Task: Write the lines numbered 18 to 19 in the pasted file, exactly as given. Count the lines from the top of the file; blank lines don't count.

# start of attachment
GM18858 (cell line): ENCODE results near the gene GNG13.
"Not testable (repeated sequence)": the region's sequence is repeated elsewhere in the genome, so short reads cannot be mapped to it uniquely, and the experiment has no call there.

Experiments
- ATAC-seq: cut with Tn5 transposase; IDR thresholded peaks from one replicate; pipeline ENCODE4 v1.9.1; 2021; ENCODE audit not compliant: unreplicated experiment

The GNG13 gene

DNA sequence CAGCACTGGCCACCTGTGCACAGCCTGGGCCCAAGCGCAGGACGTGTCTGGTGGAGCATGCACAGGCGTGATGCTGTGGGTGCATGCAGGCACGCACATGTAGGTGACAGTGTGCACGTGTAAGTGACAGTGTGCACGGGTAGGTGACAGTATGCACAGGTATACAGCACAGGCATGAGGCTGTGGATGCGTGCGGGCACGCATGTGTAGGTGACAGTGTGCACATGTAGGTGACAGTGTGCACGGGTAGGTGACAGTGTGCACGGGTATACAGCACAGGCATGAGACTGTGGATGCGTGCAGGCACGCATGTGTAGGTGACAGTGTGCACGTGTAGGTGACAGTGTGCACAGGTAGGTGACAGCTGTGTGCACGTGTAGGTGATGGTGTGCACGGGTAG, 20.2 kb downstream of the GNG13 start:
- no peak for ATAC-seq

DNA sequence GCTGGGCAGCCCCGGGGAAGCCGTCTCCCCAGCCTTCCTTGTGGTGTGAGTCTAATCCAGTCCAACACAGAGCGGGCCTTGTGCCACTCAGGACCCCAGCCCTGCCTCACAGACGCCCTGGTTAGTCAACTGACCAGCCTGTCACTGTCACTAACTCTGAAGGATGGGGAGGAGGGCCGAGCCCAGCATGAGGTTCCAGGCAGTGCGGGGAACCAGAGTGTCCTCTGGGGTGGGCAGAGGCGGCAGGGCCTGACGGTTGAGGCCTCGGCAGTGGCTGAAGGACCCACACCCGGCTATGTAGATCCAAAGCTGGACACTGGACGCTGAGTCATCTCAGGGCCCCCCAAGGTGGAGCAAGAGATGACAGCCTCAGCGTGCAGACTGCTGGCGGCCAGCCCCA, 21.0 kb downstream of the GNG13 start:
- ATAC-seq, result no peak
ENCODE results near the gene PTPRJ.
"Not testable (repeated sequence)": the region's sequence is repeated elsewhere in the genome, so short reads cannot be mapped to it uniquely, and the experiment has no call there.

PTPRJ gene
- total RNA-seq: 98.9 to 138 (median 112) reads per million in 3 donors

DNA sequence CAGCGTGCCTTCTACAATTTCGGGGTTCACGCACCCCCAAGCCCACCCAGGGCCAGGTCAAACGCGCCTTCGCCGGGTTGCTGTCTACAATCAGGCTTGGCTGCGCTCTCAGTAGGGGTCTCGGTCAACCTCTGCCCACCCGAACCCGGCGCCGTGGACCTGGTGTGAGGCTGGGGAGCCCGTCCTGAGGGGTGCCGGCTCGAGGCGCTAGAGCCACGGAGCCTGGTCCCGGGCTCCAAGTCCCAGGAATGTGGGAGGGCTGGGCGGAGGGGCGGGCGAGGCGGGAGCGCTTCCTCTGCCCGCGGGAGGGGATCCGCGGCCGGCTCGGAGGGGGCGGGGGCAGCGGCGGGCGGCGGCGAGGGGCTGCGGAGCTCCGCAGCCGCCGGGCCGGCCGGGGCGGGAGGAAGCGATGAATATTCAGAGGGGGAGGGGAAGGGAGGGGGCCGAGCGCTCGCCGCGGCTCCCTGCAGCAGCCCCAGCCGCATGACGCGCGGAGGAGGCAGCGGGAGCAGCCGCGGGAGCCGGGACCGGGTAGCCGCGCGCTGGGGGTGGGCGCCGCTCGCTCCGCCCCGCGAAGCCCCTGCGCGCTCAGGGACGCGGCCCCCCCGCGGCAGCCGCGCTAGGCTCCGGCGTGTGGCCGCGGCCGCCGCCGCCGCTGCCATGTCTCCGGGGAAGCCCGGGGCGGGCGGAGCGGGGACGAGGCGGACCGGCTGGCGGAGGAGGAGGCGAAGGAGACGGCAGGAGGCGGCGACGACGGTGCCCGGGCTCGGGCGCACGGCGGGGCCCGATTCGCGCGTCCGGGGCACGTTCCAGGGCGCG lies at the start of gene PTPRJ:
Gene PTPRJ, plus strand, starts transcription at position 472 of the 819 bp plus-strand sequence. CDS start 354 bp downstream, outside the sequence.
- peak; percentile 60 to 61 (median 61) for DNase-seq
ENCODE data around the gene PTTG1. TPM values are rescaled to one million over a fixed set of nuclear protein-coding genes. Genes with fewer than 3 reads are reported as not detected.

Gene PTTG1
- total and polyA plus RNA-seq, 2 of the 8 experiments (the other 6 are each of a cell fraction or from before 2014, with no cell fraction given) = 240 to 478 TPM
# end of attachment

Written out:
Gene PTTG1
- total and polyA plus RNA-seq, 2 of the 8 experiments (the other 6 are each of a cell fraction or from before 2014, with no cell fraction given) = 240 to 478 TPM